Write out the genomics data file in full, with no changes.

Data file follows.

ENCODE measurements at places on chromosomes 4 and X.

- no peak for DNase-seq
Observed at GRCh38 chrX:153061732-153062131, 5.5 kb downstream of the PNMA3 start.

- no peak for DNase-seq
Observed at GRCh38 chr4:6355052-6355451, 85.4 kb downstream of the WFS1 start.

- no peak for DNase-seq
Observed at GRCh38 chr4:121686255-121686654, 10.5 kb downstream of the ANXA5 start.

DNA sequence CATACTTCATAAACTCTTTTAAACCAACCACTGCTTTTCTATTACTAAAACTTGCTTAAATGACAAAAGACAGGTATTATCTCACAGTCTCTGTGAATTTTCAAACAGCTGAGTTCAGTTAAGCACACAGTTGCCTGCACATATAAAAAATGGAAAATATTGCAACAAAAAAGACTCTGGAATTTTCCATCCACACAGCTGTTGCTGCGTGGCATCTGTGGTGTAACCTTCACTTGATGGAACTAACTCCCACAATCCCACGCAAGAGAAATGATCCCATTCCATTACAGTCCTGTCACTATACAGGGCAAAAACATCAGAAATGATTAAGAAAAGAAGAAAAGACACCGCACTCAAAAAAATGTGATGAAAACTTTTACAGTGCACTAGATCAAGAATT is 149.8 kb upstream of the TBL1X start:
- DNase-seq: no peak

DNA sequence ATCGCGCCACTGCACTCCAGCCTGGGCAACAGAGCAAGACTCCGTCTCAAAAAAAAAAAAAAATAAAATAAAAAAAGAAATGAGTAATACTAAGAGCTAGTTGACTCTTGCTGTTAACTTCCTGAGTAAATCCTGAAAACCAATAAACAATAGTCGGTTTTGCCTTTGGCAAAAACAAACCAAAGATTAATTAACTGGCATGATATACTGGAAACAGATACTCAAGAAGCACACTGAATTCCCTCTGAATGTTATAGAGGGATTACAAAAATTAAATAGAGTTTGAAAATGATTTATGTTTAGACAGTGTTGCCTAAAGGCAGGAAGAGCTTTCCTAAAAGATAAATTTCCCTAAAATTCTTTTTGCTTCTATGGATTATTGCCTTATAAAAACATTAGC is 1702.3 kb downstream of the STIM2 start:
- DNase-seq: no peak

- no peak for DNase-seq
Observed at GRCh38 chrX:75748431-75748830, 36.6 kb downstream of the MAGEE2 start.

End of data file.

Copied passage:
ENCODE measurements at places on chromosomes 4 and X.

- no peak for DNase-seq
Observed at GRCh38 chrX:153061732-153062131, 5.5 kb downstream of the PNMA3 start.

- no peak for DNase-seq
Observed at GRCh38 chr4:6355052-6355451, 85.4 kb downstream of the WFS1 start.

- no peak for DNase-seq
Observed at GRCh38 chr4:121686255-121686654, 10.5 kb downstream of the ANXA5 start.

DNA sequence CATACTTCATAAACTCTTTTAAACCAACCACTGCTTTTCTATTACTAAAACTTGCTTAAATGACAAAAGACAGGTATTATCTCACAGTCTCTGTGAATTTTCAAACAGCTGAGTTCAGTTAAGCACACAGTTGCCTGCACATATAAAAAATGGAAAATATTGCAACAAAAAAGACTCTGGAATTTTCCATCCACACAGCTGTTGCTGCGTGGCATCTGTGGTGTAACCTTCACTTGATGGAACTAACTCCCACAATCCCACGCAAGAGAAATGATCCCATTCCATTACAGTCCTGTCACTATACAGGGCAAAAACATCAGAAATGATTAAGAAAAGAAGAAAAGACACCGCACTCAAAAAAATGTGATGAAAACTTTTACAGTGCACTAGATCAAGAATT is 149.8 kb upstream of the TBL1X start:
- DNase-seq: no peak

DNA sequence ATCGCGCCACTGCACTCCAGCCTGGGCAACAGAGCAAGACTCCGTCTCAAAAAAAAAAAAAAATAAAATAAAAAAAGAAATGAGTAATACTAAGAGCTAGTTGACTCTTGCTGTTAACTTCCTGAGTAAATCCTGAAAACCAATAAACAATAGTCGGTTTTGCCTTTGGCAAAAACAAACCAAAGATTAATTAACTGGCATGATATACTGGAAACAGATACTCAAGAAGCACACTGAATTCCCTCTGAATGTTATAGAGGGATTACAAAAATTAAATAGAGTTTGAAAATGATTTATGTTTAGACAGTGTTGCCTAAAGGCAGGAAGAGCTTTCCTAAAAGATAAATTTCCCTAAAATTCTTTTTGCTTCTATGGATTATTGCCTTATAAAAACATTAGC is 1702.3 kb downstream of the STIM2 start:
- DNase-seq: no peak

- no peak for DNase-seq
Observed at GRCh38 chrX:75748431-75748830, 36.6 kb downstream of the MAGEE2 start.